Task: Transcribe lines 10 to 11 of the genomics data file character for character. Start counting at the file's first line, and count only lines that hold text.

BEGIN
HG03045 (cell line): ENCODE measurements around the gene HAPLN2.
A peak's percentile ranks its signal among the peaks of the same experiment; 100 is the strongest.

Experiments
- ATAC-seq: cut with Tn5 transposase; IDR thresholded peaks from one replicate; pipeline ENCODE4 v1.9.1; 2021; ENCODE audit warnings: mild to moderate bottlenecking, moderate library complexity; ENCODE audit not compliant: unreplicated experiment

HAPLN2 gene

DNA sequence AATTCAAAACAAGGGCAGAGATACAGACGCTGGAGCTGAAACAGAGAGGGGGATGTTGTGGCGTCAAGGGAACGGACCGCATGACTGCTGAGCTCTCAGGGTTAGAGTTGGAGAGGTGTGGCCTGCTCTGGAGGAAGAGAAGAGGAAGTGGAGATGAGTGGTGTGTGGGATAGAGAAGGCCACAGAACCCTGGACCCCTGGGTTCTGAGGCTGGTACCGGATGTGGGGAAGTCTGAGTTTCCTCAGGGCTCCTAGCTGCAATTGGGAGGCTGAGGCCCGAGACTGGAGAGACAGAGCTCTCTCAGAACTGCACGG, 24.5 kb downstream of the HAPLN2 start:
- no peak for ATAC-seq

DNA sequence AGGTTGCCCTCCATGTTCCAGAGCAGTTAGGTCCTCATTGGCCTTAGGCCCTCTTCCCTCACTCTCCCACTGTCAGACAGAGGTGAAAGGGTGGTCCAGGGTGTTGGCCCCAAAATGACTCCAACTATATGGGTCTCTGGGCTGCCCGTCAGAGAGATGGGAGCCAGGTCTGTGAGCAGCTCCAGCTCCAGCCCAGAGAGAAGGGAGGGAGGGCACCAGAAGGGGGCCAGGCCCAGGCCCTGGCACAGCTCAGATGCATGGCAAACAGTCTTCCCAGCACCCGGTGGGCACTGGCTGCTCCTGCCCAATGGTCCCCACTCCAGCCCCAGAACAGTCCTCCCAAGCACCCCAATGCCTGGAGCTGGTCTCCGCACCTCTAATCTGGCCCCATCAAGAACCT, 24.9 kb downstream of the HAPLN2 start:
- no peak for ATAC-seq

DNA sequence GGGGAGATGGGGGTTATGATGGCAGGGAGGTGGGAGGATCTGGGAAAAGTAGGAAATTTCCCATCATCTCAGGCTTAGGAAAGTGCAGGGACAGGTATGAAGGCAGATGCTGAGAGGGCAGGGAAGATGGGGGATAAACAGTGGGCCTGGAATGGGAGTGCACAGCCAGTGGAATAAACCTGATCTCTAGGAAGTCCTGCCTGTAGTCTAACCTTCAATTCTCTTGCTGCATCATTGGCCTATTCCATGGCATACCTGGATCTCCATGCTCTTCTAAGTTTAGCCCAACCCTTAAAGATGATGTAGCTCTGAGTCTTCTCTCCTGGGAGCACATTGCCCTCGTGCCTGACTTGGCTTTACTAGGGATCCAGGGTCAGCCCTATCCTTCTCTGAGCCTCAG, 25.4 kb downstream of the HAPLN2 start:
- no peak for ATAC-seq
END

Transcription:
DNA sequence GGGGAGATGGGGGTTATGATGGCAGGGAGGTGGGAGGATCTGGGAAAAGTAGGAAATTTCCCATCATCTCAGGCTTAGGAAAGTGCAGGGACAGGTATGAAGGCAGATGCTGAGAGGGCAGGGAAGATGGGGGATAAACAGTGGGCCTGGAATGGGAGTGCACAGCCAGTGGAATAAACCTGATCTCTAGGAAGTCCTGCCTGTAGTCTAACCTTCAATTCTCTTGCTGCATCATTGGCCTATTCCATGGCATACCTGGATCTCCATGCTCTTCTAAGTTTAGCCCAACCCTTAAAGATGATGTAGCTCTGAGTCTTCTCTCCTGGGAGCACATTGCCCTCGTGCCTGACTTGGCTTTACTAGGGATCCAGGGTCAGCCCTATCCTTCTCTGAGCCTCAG, 25.4 kb downstream of the HAPLN2 start:
- no peak for ATAC-seq